Almost two years after the carpal tunnel surgery, I had injured my shoulder and my doctor sent me to an orthopedist. As a routine for proper diagnoses of shoulder problems, he ordered an MRI of my neck. ( Read more on that: My Personal Experience with a Torn Shoulder Rotator Cuff ).
The MRI showed that I had some herniated discs in my cervical spine! That’s the top of the spine, which is actually the neck.
This might have been caused by years of working at the computer, typing my articles and reading on the screen while leaning forward and bending my head up. Not to mention all the programming I do to maintain my web site, or crimping the phone between my neck and my shoulder when I talk to clients.
The problem is that the herniated discs push against the spinal cord and the pressure can interfere with the nerves running through the spine. So it should be treated.
Treatment is sometimes as simple as changing behavior. Such as modifying sitting position and sleeping with the right sized pillows under the head.
I needed to raise my office chair (it’s adjustable) and I lowered the monitor, so I don’t look up as I look at the computer screen. That helped correct my sitting posture so I don't crimp my neck back.
Maintaining proper posture while sitting or standing is very important to avoid disc compression. I have always stood erect with a good posture. But working at my computer is another thing altogether. And I wasn't being good to myself. I spent decades working on the computer without giving any thought to my cervical spine.
I also was told to sleep on my back with a pillow under my head to keep it from falling back. No problem. Ironically I already was doing that since I had gotten used to sleeping that way after the carpal tunnel surgery.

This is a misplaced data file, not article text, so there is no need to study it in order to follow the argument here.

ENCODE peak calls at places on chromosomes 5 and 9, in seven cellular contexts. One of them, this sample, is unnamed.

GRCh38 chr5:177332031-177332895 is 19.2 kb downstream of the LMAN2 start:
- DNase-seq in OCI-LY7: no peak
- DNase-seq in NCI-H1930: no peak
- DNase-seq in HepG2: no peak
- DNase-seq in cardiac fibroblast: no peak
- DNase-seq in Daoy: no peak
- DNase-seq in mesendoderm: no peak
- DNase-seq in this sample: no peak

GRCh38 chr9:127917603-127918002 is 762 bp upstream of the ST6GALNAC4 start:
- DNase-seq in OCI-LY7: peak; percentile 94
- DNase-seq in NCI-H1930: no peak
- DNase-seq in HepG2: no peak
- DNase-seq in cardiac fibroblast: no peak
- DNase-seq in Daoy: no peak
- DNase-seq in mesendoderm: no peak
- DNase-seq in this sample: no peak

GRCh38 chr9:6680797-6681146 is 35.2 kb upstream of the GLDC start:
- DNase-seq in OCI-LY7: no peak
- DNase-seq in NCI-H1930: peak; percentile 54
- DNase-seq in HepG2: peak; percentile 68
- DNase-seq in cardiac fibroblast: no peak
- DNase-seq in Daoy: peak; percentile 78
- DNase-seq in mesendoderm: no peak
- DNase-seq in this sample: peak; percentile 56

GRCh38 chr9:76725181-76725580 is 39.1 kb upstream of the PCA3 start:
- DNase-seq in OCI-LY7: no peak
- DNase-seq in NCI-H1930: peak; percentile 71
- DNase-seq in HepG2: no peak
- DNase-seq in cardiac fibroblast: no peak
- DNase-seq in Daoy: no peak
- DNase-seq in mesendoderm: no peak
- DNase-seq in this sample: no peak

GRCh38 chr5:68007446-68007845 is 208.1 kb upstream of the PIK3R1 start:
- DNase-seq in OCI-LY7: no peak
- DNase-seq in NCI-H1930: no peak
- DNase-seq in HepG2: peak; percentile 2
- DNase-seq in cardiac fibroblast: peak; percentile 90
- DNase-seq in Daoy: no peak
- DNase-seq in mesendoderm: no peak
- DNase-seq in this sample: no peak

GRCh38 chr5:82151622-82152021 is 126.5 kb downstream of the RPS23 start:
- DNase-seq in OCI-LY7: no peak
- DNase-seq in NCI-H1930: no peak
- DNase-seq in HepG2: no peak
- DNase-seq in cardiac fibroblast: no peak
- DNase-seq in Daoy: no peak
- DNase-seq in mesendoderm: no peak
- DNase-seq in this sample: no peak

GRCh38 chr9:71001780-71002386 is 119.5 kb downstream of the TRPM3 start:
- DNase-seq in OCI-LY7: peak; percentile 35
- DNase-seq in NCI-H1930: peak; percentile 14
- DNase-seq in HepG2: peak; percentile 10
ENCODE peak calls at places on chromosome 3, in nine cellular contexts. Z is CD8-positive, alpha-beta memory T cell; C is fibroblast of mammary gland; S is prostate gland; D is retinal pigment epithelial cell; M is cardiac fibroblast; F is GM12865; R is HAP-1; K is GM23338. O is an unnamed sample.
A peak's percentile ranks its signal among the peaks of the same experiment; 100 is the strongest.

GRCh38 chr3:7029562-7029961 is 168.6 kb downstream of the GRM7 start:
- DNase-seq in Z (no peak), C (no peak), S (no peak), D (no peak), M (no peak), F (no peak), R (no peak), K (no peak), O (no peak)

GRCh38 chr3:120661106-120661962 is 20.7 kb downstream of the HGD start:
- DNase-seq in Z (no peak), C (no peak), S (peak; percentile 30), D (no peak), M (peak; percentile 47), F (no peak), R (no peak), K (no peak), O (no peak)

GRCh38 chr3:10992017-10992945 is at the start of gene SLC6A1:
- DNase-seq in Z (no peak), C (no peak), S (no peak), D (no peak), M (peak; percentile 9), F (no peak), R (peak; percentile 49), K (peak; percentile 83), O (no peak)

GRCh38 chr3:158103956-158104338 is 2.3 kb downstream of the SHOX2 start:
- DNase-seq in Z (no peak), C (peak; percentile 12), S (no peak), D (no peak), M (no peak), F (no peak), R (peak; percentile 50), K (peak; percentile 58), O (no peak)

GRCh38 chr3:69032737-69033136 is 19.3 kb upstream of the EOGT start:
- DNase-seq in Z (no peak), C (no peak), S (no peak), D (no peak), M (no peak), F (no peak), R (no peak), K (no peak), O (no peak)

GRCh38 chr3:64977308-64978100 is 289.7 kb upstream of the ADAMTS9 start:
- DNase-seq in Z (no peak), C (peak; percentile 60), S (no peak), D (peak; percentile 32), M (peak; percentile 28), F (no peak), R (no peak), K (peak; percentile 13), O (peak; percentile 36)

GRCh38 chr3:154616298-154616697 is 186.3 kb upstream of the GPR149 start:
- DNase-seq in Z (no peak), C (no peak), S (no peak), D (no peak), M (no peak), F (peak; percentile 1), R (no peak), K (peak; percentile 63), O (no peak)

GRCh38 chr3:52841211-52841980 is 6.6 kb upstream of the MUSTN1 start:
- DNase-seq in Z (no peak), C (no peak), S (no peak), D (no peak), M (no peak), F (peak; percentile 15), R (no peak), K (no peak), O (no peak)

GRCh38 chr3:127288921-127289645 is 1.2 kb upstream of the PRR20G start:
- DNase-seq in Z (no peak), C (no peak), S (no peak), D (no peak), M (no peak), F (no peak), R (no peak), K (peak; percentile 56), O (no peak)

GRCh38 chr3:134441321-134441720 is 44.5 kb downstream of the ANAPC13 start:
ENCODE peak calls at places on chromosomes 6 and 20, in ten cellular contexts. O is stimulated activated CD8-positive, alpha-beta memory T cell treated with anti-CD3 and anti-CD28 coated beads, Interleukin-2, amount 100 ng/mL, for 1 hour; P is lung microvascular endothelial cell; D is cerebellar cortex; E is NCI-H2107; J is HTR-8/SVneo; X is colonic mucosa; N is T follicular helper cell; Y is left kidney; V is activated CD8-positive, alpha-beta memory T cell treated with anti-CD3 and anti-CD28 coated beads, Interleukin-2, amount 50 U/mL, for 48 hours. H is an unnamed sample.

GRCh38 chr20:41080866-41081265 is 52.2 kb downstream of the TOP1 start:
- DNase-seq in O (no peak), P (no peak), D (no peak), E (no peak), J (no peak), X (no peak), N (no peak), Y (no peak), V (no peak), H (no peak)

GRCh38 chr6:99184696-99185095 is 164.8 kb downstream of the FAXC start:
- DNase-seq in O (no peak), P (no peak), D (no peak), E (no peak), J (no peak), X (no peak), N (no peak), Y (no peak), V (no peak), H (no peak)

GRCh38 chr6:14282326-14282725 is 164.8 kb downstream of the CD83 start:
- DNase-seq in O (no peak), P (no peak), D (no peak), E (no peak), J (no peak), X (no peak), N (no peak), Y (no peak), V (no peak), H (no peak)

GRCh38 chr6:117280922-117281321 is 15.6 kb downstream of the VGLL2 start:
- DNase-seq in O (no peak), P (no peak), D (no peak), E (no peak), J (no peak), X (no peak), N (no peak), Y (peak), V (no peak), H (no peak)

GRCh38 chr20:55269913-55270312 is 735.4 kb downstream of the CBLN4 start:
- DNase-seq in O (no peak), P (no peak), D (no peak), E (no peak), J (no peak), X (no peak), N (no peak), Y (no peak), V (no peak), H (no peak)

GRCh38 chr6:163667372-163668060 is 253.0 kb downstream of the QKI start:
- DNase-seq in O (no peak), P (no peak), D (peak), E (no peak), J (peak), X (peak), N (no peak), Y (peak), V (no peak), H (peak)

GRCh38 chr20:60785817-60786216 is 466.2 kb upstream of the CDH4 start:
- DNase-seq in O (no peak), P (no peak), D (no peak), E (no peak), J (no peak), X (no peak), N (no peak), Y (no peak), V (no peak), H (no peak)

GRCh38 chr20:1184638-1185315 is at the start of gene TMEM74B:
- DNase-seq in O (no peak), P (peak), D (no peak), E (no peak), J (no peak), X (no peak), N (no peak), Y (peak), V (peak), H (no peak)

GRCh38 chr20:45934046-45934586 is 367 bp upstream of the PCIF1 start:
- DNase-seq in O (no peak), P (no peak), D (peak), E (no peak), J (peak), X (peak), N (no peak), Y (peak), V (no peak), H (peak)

But guess what? ...
I May Never Have Had Carpal Tunnel Syndrome
When my doctor read the clinical report of the MRI, he told me that the nerves in my neck that the herniated discs were pressing against might have caused my hand to get numb. He added that it’s possible I may never have had carpal tunnel syndrome.
Well, that explains why the numbness started reoccurring.
I asked my doctor why it got better after the surgery if it was my neck coursing the problem. He asked me if I was sleeping differently since then. I slept with a huge pillow that they gave me after the surgery. This was used to hold my hand up while sleeping. That got me used to sleeping on my back. And I continued sleeping that way ever since then.
Sleeping on my back with my head on a decent pillow kept my neck in the proper position without putting stress on my cervical spine. This kept the nerves in my neck from being squashed by the herniated discs. And it probably helped keep the condition from getting worse.
I was told that sleeping that way, with the proper use of the pillow under my head, might eventually allow the discs in my neck to move back into position. I can feel that this is happening since I never have the numbness in my hand when I am kind to my neck.
Be kind to your neck. Every nerve that connects your brain to the rest of your body runs through your neck. But...you knew that.
The purpose of this article is to share my experience in an effort to explain how symptoms may be misdiagnosed. The information here should not be used to perform your own diagnoses. If you have pain or any related issues, see your doctor.
© 2012 Glenn Stok